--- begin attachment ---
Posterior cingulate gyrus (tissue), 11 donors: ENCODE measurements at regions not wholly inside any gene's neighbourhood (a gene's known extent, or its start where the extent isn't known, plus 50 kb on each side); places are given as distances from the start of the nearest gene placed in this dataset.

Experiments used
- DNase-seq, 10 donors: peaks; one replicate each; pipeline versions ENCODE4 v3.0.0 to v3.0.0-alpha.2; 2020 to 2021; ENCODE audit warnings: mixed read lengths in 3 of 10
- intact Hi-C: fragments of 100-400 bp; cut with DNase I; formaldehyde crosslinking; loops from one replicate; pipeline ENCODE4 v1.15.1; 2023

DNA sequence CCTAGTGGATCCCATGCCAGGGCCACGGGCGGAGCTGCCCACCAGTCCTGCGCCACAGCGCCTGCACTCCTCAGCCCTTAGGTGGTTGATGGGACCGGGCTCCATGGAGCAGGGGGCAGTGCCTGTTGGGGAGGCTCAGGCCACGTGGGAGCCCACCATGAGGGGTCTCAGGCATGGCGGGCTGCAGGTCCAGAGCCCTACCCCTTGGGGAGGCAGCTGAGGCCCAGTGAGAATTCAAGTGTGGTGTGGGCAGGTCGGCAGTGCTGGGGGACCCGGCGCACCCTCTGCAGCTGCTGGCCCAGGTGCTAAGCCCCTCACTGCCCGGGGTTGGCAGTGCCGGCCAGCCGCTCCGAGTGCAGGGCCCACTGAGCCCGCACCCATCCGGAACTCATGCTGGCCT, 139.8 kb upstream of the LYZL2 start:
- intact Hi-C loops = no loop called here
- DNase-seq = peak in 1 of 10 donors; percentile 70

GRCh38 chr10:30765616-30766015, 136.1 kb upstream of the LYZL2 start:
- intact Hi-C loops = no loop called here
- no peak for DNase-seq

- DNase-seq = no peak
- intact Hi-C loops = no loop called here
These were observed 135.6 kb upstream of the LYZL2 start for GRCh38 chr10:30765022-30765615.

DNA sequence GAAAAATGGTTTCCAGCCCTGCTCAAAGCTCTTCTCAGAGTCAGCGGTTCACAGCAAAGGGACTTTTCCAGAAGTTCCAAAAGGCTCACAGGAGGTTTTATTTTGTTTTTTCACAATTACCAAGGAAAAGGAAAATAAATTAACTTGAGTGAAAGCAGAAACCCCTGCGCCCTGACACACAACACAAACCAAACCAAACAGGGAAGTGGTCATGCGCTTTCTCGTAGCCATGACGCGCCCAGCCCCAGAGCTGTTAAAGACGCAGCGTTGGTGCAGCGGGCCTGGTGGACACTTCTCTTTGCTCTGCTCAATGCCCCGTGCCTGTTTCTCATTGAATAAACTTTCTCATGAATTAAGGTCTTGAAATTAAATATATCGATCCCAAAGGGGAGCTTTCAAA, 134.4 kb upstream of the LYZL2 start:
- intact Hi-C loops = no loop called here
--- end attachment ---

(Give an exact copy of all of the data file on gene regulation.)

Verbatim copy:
Posterior cingulate gyrus (tissue), 11 donors: ENCODE measurements at regions not wholly inside any gene's neighbourhood (a gene's known extent, or its start where the extent isn't known, plus 50 kb on each side); places are given as distances from the start of the nearest gene placed in this dataset.

Experiments used
- DNase-seq, 10 donors: peaks; one replicate each; pipeline versions ENCODE4 v3.0.0 to v3.0.0-alpha.2; 2020 to 2021; ENCODE audit warnings: mixed read lengths in 3 of 10
- intact Hi-C: fragments of 100-400 bp; cut with DNase I; formaldehyde crosslinking; loops from one replicate; pipeline ENCODE4 v1.15.1; 2023

DNA sequence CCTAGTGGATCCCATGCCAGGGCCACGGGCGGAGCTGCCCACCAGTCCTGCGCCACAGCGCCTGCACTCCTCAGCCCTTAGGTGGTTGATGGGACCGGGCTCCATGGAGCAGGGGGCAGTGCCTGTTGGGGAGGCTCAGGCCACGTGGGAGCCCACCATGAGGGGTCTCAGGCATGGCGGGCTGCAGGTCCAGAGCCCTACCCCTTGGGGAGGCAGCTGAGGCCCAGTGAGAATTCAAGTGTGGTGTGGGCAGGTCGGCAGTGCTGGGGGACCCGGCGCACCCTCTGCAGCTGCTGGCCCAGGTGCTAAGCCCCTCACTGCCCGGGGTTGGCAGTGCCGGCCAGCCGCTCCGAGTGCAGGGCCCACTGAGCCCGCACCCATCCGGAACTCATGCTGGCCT, 139.8 kb upstream of the LYZL2 start:
- intact Hi-C loops = no loop called here
- DNase-seq = peak in 1 of 10 donors; percentile 70

GRCh38 chr10:30765616-30766015, 136.1 kb upstream of the LYZL2 start:
- intact Hi-C loops = no loop called here
- no peak for DNase-seq

- DNase-seq = no peak
- intact Hi-C loops = no loop called here
These were observed 135.6 kb upstream of the LYZL2 start for GRCh38 chr10:30765022-30765615.

DNA sequence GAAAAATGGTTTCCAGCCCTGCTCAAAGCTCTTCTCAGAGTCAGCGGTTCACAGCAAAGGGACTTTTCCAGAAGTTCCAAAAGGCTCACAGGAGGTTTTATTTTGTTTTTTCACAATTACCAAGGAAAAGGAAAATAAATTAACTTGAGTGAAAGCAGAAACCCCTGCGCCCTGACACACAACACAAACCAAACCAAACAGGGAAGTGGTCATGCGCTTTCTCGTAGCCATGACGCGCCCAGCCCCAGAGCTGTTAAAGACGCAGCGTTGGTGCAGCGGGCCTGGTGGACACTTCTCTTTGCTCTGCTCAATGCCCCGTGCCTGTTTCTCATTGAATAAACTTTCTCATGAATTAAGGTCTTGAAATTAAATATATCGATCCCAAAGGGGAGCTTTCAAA, 134.4 kb upstream of the LYZL2 start:
- intact Hi-C loops = no loop called here